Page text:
Thursday, January 10, 2008

No thanks to you 

While in New Orleans I saw a local sports anchor bemoan the lack of attendance to NBA Hornets games. The team is 23-12 after last night's loss to the Lakers, and has a very exciting star in Chris Paul. But much like the rest of the city, the Hornets are struggling at the gate, dead last in attendance in the league through the first 15 of 41 home games, averaging 11,871. There have therefore been discussions that the team might move, despite concessions including the NBA All-Star game next month coming to New Orleans. (As was the BCS Championship. How many more, some wonder?)

Yesterday the Hornets' ownership signed a lease extension with the state of Louisiana that says, in short, "we'll stay only if there are more fannies in the seats."

"The extension essentially makes up for the time the team spent when it relocated to Oklahoma City following Hurricane Katrina in 2005," a joint news release from Gov. Kathleen Blanco's office, the arena's managers and the team said Wednesday.

It also allows the Hornets to opt out after next season, albeit with penalties ranging from $50 million to $100 million. The precise cost would depend on inducement reimbursements by the team to the state and a relocation fee imposed by the NBA.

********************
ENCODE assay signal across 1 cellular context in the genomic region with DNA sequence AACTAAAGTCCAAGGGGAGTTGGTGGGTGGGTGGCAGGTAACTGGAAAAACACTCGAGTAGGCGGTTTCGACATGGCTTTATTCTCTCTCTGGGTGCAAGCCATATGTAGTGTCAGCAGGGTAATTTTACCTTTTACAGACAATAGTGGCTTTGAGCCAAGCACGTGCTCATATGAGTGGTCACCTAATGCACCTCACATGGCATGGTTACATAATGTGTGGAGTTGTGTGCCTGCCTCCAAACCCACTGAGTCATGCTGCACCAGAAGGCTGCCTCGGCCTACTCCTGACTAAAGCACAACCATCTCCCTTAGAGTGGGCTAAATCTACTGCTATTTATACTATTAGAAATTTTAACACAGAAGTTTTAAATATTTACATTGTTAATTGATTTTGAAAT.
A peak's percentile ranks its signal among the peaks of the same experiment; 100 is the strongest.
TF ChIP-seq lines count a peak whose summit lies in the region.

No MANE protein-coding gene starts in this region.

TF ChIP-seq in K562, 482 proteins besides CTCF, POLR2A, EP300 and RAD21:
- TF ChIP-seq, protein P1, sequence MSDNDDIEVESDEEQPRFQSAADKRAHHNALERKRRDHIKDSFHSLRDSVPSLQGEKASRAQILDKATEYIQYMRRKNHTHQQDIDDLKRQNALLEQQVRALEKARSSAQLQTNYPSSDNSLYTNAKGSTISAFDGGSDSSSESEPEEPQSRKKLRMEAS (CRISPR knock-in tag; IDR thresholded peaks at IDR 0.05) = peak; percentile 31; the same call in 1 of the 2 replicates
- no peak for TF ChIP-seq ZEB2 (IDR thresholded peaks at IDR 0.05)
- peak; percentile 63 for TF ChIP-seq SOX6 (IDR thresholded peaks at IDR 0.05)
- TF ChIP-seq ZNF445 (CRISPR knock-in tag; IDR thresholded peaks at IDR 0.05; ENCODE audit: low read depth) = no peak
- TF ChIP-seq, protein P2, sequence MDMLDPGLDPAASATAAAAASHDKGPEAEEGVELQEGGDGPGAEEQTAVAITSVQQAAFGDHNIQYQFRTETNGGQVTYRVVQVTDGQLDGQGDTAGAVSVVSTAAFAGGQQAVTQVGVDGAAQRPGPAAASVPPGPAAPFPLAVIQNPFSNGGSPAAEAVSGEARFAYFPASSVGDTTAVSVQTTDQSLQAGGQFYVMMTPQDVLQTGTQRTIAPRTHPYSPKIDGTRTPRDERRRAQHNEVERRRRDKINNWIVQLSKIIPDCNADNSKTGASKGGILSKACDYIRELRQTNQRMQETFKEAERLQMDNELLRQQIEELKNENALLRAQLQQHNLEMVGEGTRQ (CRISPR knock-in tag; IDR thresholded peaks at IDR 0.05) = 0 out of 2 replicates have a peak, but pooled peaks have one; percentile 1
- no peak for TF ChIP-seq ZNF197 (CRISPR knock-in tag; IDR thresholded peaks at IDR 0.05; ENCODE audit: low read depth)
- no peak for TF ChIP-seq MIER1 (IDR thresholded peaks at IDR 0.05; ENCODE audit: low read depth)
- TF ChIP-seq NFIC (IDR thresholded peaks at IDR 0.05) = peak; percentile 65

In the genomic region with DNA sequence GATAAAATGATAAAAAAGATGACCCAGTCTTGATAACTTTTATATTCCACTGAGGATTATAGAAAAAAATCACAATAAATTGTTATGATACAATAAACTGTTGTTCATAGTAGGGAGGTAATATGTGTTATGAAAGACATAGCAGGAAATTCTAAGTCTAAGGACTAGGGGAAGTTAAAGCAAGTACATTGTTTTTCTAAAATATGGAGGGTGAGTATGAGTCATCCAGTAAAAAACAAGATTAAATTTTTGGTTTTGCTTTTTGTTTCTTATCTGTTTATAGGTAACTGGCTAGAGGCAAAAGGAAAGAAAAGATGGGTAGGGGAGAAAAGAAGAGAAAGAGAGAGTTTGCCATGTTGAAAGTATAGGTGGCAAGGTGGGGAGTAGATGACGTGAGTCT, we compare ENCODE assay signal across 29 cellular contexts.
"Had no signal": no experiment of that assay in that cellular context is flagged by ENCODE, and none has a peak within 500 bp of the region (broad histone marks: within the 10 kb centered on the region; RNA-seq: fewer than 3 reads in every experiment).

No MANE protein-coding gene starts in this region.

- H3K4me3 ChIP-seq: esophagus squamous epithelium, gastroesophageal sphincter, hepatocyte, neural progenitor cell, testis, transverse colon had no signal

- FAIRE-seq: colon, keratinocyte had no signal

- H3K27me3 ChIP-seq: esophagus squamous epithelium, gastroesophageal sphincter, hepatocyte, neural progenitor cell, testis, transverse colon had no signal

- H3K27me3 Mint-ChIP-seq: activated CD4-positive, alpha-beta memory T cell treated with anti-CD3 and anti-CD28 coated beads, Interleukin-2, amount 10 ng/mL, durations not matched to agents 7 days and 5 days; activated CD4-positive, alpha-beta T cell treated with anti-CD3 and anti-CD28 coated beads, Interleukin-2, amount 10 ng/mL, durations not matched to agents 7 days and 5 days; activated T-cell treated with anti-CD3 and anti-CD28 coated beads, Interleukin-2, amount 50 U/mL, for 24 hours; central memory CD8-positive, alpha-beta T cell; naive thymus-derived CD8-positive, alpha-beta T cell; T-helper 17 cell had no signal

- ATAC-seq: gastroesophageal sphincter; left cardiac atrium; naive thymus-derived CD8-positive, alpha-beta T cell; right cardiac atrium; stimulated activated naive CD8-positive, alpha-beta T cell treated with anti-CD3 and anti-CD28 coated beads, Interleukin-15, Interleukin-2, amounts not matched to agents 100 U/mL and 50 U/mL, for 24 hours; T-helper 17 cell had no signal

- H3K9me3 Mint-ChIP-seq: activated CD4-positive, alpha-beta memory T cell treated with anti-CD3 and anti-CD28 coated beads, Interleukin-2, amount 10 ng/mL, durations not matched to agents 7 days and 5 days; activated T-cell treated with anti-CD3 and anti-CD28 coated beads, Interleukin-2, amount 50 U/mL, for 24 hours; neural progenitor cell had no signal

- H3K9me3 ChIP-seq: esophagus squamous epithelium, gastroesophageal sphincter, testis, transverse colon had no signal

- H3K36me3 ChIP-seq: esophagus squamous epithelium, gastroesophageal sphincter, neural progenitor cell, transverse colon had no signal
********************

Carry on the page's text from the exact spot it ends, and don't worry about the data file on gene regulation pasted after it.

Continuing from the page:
The lease says the Hornets may leave only if average attendance is worse than 14,735 for the final five months of this season and next season. The benchmark is close to the team's average attendance for the three seasons before Hurricane Katrina. Such an average still would leave the Hornets in the bottom third of NBA attendance, league officials said.

Oklahoma City wants a team, and to hear friends from Oklahoma tell it (Angus, you got something here?) the area is crazy for basketball. They are trying to lure the Seattle Sonics to the city as well. But this lease seems designed to set a price for the Hornets to exit New Orleans. It's worth remembering that the Hornets were last in the league for attendance before Katrina. True, that's pre-Paul, but it's hard to see how New Orleans ever has been a basketball city. The lease isn't saving basketball in New Orleans. It's terms of surrender.

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